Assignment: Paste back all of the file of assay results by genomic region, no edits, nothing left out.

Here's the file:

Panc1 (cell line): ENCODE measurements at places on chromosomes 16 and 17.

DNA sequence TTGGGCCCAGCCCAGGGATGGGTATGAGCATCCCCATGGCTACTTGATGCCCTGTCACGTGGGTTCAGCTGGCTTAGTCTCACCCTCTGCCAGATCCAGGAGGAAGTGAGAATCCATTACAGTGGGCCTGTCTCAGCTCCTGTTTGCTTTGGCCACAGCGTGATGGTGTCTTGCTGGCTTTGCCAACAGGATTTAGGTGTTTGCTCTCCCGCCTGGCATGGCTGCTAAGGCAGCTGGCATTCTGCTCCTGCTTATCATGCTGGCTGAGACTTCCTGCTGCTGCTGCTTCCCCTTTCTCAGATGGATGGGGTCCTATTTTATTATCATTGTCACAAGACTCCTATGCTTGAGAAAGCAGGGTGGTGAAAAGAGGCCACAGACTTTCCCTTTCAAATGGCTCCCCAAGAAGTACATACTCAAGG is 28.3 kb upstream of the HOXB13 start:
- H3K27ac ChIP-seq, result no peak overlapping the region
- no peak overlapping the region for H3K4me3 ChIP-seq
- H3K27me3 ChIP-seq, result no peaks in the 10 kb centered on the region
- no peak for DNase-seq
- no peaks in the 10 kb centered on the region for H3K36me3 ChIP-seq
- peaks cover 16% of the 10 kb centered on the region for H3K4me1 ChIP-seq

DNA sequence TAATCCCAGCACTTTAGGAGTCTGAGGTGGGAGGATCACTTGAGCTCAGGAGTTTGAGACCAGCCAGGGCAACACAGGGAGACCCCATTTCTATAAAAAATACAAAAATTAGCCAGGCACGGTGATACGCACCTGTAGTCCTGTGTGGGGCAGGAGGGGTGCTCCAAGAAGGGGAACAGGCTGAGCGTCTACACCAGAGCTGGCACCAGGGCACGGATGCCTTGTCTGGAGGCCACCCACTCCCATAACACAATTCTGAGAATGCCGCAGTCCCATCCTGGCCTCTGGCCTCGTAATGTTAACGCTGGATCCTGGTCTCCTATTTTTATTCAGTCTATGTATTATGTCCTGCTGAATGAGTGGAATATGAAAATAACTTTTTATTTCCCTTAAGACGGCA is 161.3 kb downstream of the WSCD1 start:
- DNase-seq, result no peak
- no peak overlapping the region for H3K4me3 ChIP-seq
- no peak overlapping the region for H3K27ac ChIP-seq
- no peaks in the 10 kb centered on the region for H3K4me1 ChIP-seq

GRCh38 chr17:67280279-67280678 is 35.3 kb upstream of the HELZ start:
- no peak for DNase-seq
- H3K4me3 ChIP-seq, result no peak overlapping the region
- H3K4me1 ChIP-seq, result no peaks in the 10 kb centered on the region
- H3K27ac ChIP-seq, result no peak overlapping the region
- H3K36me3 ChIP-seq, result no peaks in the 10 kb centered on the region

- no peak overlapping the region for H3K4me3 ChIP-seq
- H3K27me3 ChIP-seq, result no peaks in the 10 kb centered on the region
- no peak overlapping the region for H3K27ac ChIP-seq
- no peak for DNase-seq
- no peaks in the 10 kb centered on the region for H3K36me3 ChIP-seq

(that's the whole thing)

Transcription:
Panc1 (cell line): ENCODE measurements at places on chromosomes 16 and 17.

DNA sequence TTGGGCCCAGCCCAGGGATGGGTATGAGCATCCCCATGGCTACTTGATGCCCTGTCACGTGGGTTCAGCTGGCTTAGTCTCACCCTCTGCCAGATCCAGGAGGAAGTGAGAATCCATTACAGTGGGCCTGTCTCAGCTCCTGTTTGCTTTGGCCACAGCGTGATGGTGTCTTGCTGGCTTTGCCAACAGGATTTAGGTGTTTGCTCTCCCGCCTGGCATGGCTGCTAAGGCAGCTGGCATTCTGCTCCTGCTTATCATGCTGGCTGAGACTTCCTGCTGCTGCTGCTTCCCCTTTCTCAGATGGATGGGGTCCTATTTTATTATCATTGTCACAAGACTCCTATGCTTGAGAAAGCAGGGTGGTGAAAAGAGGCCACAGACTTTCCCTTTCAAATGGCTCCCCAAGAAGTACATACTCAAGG is 28.3 kb upstream of the HOXB13 start:
- H3K27ac ChIP-seq, result no peak overlapping the region
- no peak overlapping the region for H3K4me3 ChIP-seq
- H3K27me3 ChIP-seq, result no peaks in the 10 kb centered on the region
- no peak for DNase-seq
- no peaks in the 10 kb centered on the region for H3K36me3 ChIP-seq
- peaks cover 16% of the 10 kb centered on the region for H3K4me1 ChIP-seq

DNA sequence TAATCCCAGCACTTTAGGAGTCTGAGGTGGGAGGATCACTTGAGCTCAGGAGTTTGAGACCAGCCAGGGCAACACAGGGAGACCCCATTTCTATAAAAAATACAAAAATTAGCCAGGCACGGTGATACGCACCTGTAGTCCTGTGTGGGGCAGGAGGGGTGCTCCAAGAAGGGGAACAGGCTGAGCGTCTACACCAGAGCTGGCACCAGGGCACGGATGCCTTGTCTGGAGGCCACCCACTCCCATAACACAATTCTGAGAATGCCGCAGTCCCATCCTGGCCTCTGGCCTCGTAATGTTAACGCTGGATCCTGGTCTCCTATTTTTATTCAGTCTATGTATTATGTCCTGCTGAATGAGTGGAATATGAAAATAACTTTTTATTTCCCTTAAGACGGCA is 161.3 kb downstream of the WSCD1 start:
- DNase-seq, result no peak
- no peak overlapping the region for H3K4me3 ChIP-seq
- no peak overlapping the region for H3K27ac ChIP-seq
- no peaks in the 10 kb centered on the region for H3K4me1 ChIP-seq

GRCh38 chr17:67280279-67280678 is 35.3 kb upstream of the HELZ start:
- no peak for DNase-seq
- H3K4me3 ChIP-seq, result no peak overlapping the region
- H3K4me1 ChIP-seq, result no peaks in the 10 kb centered on the region
- H3K27ac ChIP-seq, result no peak overlapping the region
- H3K36me3 ChIP-seq, result no peaks in the 10 kb centered on the region

- no peak overlapping the region for H3K4me3 ChIP-seq
- H3K27me3 ChIP-seq, result no peaks in the 10 kb centered on the region
- no peak overlapping the region for H3K27ac ChIP-seq
- no peak for DNase-seq
- no peaks in the 10 kb centered on the region for H3K36me3 ChIP-seq